Another Java Cybersecurity Mess

Foxglovesecurity has found a problem in Java(From 11/6):

http://foxglovesecurity.com/2015/11/06/what-do-weblogic-websphere-jboss-jenkins-opennms-and-your-application-have-in-common-this-vulnerability/

 

And the interesting thing is that Oracle is trying to sell their products and services to everyone as cloud Applications.

oracleweblogsuite

What you don’t know is that there is no patch for a Java Library containing a vulnerability that has code to hack it for 9 months now. Any commercial products that have a connection to this Java library: Weblogic, Websphere,  JBoss, Jenkins, OpenNMS, and potentially your application with Java functions.

It looks like unserialized vulnerabilities are not an ‘easy’ or simple method to uncover and understand fully. But ‘simply’ it takes binary data and converts it to something that you can use. If you want to get into the details of what is exactly happening in Java’s unserialized vulnerability.

To me it means that if your programmer wrote a Weblogic, Websphere, JBoss, Jenkins, or OpenVMS application   Unless they avoided the following:

Java LOVES sending serialized objects all over the place. For example:

  • In HTTP requests – Parameters, ViewState, Cookies, you name it.
  • RMI – The extensively used Java RMI protocol is 100% based on serialization
  • RMI over HTTP – Many Java thick client web apps use this – again 100% serialized objects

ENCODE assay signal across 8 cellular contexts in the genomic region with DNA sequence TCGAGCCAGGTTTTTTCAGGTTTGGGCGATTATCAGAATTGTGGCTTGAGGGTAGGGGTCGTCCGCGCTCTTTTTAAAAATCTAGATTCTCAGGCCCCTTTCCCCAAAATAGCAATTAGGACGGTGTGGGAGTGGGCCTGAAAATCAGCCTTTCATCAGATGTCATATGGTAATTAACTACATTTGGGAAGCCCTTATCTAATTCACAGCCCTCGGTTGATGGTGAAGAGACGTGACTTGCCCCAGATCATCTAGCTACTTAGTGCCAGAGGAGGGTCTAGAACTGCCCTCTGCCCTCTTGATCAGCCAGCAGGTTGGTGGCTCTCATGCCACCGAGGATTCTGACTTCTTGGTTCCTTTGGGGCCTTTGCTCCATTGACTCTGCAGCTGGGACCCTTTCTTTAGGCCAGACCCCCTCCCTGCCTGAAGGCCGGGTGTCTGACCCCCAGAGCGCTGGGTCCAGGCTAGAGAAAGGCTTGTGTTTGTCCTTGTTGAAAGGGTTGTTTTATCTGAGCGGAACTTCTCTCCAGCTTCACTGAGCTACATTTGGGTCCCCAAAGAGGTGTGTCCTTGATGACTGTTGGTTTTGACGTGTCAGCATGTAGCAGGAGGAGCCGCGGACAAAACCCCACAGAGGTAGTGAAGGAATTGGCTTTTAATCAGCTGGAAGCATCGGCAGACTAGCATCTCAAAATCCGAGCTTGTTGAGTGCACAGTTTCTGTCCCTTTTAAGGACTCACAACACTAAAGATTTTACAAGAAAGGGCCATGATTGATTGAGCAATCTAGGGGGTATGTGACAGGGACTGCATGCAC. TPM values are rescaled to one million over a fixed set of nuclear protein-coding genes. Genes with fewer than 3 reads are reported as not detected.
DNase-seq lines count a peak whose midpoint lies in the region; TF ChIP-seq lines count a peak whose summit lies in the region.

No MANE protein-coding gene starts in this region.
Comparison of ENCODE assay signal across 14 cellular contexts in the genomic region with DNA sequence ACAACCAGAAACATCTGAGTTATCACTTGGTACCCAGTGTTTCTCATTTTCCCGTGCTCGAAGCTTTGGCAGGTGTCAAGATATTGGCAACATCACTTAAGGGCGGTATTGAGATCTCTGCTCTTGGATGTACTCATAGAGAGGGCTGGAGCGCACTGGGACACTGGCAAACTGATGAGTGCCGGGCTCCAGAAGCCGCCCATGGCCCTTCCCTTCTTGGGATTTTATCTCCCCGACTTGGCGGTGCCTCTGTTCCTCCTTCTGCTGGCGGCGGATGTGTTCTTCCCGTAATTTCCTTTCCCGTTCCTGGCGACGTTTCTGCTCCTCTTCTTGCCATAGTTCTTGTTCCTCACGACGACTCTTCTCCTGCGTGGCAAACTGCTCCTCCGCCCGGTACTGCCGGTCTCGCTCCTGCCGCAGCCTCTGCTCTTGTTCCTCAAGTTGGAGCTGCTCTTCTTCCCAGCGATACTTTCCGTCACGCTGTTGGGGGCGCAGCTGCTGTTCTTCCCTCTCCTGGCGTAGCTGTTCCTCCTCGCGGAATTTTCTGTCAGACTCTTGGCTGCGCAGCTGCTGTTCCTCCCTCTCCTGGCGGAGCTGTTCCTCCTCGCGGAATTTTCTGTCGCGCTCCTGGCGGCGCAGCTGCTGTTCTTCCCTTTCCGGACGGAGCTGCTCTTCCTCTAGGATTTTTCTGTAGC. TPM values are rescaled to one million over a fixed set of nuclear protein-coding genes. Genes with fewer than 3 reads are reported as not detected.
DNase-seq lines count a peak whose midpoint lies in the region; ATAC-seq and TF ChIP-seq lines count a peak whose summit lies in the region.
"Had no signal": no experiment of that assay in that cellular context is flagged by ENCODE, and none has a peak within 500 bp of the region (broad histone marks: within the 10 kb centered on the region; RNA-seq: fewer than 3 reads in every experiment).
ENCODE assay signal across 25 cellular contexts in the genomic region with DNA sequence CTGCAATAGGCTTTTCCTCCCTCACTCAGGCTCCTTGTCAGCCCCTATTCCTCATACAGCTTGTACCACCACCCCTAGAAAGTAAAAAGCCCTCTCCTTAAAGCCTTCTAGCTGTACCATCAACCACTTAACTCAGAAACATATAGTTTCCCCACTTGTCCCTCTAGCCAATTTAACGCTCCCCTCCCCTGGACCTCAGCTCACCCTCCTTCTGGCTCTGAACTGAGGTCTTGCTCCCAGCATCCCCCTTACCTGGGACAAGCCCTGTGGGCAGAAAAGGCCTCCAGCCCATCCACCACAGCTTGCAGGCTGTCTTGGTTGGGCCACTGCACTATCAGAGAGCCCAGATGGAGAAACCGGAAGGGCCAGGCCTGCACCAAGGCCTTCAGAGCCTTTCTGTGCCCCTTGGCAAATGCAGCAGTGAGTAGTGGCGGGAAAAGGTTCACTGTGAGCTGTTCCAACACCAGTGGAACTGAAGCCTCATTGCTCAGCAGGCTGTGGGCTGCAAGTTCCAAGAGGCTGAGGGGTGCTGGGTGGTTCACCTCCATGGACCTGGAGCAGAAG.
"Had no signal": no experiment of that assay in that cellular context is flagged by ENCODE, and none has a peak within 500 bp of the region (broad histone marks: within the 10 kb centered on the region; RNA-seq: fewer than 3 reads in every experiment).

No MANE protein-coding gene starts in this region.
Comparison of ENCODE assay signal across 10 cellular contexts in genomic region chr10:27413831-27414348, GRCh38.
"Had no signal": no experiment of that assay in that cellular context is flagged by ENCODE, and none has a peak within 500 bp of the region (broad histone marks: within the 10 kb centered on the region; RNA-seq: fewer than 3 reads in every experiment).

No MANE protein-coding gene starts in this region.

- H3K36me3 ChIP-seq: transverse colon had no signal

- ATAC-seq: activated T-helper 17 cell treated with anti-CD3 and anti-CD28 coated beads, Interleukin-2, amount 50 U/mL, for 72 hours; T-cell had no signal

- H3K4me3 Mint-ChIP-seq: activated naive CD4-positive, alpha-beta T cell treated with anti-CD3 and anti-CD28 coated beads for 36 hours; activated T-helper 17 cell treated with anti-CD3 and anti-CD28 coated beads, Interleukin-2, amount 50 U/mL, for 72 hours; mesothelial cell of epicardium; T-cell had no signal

• JMX – Again, relies on serialized objects being shot over the wire
  • Custom Protocols – Sending an receiving raw Java objects is the norm – which we’ll see in some of the exploits to come

 

So if the above happens then a remote code execution can occur as

Gabriel Lawrence (@gebl) and Chris Frohoff (@frohoff) gave a talk on 1/28/15 at AppSecCali to the “commons collection library”  Here are the slides from this presentation:  http://www.slideshare.net/frohoff1/appseccali-2015-marshalling-pickles

So the short story is its a complex Java vulnerability and if your website or other network application(s) are running Java with the common collection library you are susceptible to criminal hackers (only if your programmers used the common library in a specific manner).

This vulnerability also has a CVSS of a 10.0.

And as foxglovesecurity states this vulnerability does not have a sexy name (like POODLE, or Shell Shock.

 

This is why sometimes you have to let others check your website for potential vulnerabilities.

Contact Us for help with testing your websites.

 

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